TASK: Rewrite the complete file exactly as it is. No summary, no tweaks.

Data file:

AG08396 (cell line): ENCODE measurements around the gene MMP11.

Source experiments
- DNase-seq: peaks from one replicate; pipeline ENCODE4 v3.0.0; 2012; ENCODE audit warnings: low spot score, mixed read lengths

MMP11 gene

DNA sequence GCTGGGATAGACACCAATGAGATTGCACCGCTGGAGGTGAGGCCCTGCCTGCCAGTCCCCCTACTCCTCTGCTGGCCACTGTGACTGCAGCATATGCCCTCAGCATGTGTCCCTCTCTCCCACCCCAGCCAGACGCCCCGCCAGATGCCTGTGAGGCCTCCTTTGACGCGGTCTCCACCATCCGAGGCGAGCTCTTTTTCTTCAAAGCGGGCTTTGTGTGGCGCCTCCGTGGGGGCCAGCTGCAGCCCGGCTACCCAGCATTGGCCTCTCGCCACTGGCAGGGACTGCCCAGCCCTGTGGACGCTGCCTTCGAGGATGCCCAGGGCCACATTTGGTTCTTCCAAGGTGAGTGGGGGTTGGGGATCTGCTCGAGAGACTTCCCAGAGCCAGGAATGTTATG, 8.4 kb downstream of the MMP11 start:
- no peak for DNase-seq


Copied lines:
AG08396 (cell line): ENCODE measurements around the gene MMP11.

Source experiments
- DNase-seq: peaks from one replicate; pipeline ENCODE4 v3.0.0; 2012; ENCODE audit warnings: low spot score, mixed read lengths

MMP11 gene

DNA sequence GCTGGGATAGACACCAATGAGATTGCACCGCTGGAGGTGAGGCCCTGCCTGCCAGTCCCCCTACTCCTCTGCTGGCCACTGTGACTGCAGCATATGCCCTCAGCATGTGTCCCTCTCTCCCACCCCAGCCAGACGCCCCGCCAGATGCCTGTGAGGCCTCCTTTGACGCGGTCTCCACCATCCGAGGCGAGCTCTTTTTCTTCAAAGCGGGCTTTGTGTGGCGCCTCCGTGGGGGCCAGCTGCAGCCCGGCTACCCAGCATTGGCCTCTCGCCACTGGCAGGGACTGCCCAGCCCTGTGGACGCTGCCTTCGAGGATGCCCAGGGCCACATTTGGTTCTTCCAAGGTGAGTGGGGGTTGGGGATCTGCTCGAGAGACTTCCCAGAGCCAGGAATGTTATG, 8.4 kb downstream of the MMP11 start:
- no peak for DNase-seq